The base camp also has the highest post office in the world (5,200m, 17,060ft) …
… so I take the opportunity to send a postcard to my best friend.
All the tents have ‘hotel’ names, but it’s very rudimentary. Just a place to keep warm and sleep, and the caretaker will prepare hot drinks, noodles and soups. Nothing fancy. Electricity is via solar cells while water is carried from the glacial stream down the valley.
It’s late morning and Everest is still putting up a great show. We are very satisfied with it, and can’t get enough of the wonderful sight. Mission accomplished.
Our Mexican friend tries to interest us in a potent-looking Chinese grog he just bought.
The night before has been friggin’ cold and I’m told the temperature plunged to -12C, so much so the diesel in our vehicle froze. Simple solution – heat the fuel tank with fire from dried yak poo. It won’t explode, the Tibetans assure me.
As the fuel tank is heated, driver Tashi tinkers with the engine.
Suddenly the engine starts, coughs a few times, belches thick black smoke, and soon we are ready to go.
Moraine everywhere as we move northwards along the Rongbuk valley, for the return trip to Shigatse. Another 4hrs of the 102km bad road to the Lhasa-Kathmandu Friendship Highway.
A mandatory stop 8km down the valley, at the famous Rongbuk Monastery, the highest religious site in the world at 5,150m (16,900ft). It was founded in 1902. The pagoda and sacred mani stone pile (a stone is added as a visitor says a prayer) against the backdrop of Everest always make a good composition.
And again, we can’t keep our eyes off snow-capped Everest. Peak climbing season is just before summer, when the weather is more stable.
Opposite the Rongbuk Monastery, a map to Everest Base Camp and a telecom installation powered solely by photovoltaic solar panels. In this remote area, the only electricity source is the Sun.
We push on northwards along the dry and dusty valley. On the way in yesterday, we passed this area at nightfall.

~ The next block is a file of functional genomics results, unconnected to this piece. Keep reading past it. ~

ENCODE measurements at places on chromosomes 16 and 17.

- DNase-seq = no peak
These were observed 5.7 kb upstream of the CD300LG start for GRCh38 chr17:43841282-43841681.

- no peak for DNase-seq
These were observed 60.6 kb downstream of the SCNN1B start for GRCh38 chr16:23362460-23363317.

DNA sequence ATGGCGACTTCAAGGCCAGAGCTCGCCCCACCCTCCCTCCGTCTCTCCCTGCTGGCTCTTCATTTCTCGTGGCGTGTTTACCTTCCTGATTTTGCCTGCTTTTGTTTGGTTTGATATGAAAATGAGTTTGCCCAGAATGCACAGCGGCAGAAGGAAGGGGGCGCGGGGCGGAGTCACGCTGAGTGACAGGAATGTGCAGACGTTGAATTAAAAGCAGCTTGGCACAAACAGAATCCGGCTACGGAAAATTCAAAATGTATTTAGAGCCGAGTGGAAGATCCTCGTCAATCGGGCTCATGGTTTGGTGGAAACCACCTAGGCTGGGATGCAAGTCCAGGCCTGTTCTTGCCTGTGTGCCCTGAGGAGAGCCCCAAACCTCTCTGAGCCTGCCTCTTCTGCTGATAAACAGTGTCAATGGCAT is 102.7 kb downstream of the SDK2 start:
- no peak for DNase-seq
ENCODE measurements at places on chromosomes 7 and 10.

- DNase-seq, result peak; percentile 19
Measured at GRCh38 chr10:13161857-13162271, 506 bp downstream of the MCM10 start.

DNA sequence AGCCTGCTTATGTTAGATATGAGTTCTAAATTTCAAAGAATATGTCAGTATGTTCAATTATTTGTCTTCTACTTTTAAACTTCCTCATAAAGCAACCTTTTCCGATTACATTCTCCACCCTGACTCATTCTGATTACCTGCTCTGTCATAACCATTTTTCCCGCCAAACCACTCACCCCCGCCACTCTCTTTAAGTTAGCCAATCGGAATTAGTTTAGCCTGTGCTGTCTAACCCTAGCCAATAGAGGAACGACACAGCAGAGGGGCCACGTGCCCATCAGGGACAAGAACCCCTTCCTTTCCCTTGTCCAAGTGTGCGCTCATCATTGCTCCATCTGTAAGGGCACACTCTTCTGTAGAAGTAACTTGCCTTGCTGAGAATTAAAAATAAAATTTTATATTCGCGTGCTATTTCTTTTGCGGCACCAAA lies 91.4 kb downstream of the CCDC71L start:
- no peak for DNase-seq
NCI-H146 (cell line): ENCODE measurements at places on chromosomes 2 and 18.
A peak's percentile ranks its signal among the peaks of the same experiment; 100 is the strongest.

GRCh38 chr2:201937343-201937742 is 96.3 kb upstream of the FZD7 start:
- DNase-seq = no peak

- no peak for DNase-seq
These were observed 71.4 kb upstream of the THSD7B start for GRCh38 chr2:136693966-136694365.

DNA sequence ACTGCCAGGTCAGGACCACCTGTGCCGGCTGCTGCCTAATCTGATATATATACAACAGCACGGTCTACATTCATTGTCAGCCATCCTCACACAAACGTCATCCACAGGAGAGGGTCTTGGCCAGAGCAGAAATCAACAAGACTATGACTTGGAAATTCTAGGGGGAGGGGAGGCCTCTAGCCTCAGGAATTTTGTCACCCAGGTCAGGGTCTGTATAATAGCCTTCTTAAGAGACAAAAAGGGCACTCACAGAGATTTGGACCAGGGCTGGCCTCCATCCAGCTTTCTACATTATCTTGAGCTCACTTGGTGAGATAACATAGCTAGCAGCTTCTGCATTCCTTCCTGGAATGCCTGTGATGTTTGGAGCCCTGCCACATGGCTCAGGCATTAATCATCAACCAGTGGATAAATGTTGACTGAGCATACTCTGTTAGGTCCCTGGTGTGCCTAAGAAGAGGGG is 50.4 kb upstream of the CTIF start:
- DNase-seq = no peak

A brief toilet stop at a hamlet in the middle of nowhere, and suddenly we are swarmed by a bunch of schoolkids, with soiled school uniforms. Education is the only way to give these kids a chance at a better life.
Arid landscape and miles from civilisation This is Tibetan Himalaya, as harsh as it looks.
Climbing a pass, and as I look down, I see the roads we have just driven on looking like layers of dusty strips. And yes, that’s Everest at far left, with other 8,000m+ mountains to the right.
At a lookout, a chance to train my lens on Everest again.
An enthusiast with a bike and a sidecar trundles past. We occasionally bump into convoys of bikers, and cyclists.
Another view of the zigzagging unpaved road as we slowly climb up the pass.
No wonder it takes 4hrs just to do 102km! Soon the Himalayas disappear over the horizon.
Back on the Lhasa-Kathmandu Friendship Highway, and we are still not free of bad roads.
Sometimes guide Lotse and driver Tashi have to do a bit road self-repair before we can pass.
More mountains along the way, but not part of the Himalayas any more.
A really bad stretch of the Friendship Highway. Not so friendly after all.
Approaching the top of another pass, at 5,250m.
Ten hours after leaving Everest Base Camp, and some 400km later, I’m at my comfy hotel room in Shigatse. A real toilet and a warm shower at last. It has been a most memorable day, visiting Mt Qomolangma aka Everest was a milestone in my life!
And yes, maybe I do need that oxygen! I still have the friggin’ headache, my sleep is still interrupted, and my pulse rate is still high. Classic altitude sickness symptoms.
> TO BE CONTINUED